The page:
OF ALL THE SOCIAL SKILLS that you can learn, there are few that match the importance or simplicity of the first impression. It is rare among people to find thoughts that go beyond or even question the initial emotional root. What comes first is the feeling, followed swiftly by the rationale – and it is within this flaw that the strength of the first impression lies.
When we are meeting someone for the first time, their conception of us is entirely non-existent until they see us with their eyes, hear us speak and engage with our presence. Therefore, how we carry ourselves in those moments creates, in part, the entire impression they have of us.*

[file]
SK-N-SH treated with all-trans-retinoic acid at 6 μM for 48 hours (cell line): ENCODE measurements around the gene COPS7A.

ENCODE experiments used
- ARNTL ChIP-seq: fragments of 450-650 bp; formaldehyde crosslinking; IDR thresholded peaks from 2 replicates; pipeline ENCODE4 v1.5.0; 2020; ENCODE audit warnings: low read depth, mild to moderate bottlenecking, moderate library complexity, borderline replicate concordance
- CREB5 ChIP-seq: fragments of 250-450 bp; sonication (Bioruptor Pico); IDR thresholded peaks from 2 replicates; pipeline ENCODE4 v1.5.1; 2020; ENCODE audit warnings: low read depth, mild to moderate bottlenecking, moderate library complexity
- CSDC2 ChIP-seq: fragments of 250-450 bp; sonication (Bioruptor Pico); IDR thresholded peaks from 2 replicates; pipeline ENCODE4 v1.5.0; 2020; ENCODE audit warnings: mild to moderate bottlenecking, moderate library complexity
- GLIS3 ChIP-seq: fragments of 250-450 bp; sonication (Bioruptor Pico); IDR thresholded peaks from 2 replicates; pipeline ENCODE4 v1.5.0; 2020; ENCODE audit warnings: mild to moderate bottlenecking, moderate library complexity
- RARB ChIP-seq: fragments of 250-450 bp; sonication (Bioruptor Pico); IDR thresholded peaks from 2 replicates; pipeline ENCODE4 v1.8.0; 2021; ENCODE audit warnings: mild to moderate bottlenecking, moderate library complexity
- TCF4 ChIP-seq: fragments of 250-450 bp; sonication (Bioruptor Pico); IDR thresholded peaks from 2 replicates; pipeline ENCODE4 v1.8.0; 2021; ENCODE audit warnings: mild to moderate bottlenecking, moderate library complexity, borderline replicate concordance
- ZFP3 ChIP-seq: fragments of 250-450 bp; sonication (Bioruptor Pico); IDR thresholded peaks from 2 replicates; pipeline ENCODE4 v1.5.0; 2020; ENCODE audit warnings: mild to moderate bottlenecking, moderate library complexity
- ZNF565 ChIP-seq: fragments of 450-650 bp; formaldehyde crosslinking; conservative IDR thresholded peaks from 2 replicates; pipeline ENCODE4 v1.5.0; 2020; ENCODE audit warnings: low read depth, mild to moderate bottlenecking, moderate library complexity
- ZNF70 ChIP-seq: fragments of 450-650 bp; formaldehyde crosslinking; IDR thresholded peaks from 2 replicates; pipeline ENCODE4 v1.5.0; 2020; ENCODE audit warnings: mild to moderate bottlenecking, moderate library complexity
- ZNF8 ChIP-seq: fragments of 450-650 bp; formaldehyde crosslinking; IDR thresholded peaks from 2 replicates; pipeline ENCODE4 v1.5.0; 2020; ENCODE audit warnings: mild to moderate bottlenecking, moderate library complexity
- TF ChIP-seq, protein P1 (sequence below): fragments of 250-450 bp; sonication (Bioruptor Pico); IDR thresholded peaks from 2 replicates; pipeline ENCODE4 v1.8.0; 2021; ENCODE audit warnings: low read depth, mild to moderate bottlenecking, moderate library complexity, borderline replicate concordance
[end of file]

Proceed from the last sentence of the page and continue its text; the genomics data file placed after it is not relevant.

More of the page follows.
Imagine if you will, you are meeting someone for the first time. They shift into the room, their hunched shoulders drawn into their chest and their face a cast of inexpression, little obscuring the anxious dance of their eyes. When they speak, their voice drowns before it reaches your ears and their handshake has all the life of a corpse. Somewhere in the spectrum of this arid interaction you would doubtless feel that this person was, to list a few; untrustworthy, unlikeable, unpleasant and unimpressive. This, when coupled with your innate inclination towards confirmation bias, would look for validation of these beliefs in the rest of this persons’ behaviour – and this poor, anxious sod would be forever condemned by your brisk and ruthless judgement.*